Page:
Cooperman warns of increased risk threshold
A Fed rate cut could have a direct impact on bond yield curves. A Fed rate cut would lessen yields on treasury bills. Cooperman explained that an investor who previously depended on Treasury bills would turn towards Treasury bonds to match the previous returns. However, that decision could expose the investor to duration risk.
He explained the scenario further. An investor in Treasury bonds will look towards industrial-grade securities for maintaining the same level of yield. The increased returns will come with an additional increase in risk levels. An investor relying on industrial-grade securities will demand more returns and move towards high yield bonds.
Likewise, a high yield bond investor will consider investments in CLOs or Collateralized Loan Obligations. A CLO investor will increase portfolio weight on equity shares. And so on. Each investor expects the same return or more on capital employed for higher market risk. It is a cascading effect leading investors to cross their risk threshold.
Retail investors will see negative savings return despite Fed rate cut
Would you consider saving when there is no incentive for capital creation? Banks should help investors to save by offering a decent rate of interest. On the other hand, incentives to borrow will deploy capital without the need for savings. Any investor will buy products today if the inflation erodes the value of his money tomorrow.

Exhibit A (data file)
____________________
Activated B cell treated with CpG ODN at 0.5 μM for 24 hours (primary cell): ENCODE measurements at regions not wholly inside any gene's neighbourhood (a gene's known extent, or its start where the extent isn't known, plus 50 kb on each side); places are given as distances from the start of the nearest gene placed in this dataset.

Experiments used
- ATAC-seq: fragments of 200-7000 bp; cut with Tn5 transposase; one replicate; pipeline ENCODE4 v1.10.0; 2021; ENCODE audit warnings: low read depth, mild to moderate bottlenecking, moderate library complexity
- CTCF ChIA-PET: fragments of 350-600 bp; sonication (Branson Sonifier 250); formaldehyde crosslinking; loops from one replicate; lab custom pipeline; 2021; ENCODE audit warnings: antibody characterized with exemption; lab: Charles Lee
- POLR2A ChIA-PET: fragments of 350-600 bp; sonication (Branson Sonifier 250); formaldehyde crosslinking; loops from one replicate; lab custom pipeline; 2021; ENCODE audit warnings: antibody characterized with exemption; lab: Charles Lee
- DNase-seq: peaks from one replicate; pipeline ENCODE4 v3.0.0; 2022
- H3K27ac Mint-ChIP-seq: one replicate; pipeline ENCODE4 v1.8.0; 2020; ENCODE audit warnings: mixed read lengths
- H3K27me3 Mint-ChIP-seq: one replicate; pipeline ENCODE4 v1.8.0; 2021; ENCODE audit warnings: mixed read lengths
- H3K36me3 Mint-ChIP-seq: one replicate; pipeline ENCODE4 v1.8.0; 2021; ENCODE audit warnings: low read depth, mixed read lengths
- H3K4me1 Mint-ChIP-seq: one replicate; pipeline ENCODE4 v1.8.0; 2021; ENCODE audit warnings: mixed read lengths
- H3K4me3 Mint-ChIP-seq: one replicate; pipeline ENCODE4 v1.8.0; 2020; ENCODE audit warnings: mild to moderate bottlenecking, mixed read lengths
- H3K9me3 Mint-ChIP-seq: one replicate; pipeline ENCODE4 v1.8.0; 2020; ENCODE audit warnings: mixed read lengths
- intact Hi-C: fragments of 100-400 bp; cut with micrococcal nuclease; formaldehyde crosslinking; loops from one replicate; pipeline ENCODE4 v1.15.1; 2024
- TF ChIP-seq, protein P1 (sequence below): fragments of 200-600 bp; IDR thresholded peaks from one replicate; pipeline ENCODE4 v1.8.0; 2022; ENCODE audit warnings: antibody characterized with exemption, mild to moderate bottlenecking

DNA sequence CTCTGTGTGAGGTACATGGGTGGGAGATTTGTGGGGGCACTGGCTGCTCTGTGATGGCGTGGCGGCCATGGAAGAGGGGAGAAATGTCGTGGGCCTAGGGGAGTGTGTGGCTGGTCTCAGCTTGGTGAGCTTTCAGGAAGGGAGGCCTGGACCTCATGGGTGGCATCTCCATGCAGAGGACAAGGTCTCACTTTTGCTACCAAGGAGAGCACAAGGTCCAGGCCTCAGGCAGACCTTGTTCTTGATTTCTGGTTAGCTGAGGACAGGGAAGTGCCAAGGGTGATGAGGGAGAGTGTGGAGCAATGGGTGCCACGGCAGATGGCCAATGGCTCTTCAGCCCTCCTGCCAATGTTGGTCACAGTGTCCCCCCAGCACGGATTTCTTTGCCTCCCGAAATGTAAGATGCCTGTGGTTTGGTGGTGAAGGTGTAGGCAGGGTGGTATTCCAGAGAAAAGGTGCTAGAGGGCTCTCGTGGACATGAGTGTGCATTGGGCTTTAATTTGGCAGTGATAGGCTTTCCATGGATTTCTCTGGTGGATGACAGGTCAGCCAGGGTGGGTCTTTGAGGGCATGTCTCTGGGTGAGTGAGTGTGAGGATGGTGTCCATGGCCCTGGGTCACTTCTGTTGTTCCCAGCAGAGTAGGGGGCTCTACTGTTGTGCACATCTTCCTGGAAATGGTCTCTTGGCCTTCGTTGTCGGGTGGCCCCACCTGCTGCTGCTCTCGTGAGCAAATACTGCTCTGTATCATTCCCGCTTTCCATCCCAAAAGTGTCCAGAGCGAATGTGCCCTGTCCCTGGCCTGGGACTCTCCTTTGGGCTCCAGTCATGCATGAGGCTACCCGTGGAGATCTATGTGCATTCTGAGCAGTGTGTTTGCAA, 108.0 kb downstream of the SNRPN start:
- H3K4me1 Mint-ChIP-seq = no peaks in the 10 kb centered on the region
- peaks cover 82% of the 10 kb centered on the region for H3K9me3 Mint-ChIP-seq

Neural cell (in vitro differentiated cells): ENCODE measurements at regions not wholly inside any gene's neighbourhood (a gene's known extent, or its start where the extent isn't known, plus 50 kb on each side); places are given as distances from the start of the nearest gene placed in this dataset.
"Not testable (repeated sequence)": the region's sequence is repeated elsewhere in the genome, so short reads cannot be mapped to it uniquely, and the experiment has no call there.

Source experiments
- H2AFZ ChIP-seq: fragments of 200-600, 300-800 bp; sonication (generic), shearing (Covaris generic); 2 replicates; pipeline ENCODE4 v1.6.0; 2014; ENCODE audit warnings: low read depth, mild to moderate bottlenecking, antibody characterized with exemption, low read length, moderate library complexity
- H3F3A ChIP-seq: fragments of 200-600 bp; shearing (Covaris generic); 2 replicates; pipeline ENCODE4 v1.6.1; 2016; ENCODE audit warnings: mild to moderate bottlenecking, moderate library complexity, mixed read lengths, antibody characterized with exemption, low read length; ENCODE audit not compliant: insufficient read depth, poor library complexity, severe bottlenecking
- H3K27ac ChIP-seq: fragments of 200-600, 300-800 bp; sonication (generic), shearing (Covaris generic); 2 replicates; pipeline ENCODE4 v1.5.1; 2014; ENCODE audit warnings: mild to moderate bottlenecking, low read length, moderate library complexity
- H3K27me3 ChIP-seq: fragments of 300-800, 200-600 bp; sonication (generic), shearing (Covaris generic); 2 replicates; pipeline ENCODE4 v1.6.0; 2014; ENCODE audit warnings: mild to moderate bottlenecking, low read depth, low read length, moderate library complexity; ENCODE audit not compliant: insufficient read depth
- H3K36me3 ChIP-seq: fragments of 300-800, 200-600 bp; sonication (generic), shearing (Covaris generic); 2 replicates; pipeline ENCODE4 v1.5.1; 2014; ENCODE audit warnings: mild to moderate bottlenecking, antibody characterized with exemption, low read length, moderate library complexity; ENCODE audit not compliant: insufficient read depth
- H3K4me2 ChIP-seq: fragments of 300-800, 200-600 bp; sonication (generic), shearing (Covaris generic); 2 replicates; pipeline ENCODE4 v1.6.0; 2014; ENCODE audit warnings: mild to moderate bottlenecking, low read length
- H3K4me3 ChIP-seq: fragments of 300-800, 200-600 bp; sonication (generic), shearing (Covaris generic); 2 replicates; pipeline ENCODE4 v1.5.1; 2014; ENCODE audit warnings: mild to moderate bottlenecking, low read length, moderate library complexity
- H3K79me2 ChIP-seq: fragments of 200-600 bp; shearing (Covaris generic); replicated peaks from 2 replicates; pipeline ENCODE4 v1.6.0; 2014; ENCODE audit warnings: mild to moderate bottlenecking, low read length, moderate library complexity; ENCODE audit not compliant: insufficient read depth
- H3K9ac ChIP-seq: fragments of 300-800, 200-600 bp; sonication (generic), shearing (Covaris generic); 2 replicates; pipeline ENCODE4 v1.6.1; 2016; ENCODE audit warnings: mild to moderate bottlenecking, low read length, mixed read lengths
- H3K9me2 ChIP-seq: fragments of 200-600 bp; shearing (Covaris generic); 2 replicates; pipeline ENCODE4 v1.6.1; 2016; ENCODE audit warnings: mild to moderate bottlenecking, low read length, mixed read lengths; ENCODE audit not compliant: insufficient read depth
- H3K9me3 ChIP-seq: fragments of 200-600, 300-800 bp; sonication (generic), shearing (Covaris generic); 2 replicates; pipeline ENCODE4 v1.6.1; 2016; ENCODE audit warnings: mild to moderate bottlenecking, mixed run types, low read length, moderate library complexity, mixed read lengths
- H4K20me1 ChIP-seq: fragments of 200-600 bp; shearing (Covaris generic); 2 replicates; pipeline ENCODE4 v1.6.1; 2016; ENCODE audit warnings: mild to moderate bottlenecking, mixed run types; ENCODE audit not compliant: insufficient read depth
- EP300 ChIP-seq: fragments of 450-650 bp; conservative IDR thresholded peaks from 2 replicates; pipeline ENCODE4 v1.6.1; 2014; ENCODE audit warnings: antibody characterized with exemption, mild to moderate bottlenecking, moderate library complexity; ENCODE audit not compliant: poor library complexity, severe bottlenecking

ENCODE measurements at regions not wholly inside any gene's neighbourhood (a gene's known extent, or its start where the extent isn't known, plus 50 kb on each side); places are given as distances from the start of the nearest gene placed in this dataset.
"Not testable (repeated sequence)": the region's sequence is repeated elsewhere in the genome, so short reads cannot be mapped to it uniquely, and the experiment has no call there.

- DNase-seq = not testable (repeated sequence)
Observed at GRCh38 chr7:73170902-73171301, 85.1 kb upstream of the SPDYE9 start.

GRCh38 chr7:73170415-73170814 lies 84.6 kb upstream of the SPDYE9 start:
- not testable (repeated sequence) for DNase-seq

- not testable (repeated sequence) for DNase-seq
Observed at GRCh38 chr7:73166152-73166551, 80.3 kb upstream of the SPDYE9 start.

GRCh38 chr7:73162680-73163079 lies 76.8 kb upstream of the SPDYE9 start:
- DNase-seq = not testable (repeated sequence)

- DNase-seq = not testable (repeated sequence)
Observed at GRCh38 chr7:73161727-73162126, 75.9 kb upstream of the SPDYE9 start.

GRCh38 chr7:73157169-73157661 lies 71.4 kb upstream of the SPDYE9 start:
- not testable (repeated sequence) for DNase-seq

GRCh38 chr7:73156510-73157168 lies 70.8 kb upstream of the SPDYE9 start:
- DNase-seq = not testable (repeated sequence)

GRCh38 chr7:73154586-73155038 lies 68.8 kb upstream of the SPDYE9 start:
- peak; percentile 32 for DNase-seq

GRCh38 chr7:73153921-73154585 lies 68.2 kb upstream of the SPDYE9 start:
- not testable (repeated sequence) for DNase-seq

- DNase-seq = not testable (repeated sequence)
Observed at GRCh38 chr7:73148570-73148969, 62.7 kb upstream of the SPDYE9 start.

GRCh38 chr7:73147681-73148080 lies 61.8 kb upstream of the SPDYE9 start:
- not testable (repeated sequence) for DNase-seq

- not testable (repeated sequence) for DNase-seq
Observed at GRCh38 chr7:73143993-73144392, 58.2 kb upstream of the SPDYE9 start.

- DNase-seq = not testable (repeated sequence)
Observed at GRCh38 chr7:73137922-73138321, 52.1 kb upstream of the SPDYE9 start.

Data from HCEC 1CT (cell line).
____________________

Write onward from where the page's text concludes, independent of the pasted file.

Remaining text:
Cooperman also discussed the concept of a negative savings return. In his example, he talked about an individual investor. If an individual falls under the 30% tax bracket, his disposable income will be the remaining 70%. He assumed that the individual directs all of his disposable income on the prevailing interest of 2% on savings. His effective return on savings will be 1.4% (2% of his disposable income). He added that the current inflation rate of 2% is still higher than the return on savings. An overall net impact will be -0.6% on his finances — Cooperman’s perfect example of negative savings return.
In cases of negative savings return, portfolios will lose its value over time. The best way to overcome the negative savings returns is to opt for immediate purchases. In other words, the Fed rate cut will bolster the production and consumption of goods and services. The Fed rate cut will not increase savings and investment functions.
Fed rate cut: what now?
The current chair of the Federal Reserve Jerome Powell assured the public that the central bank would keep a close watch on the economy. He denied resorting to the idea of using negative interest rates as a monetary policy. In case of any contingencies, Powell said that the Fed would rely on aggressive forward guidance and large scale asset purchase.
In macroeconomics, there are many variables at play. We believe that a Fed rate cut in the current scenario could help stabilize the US economy.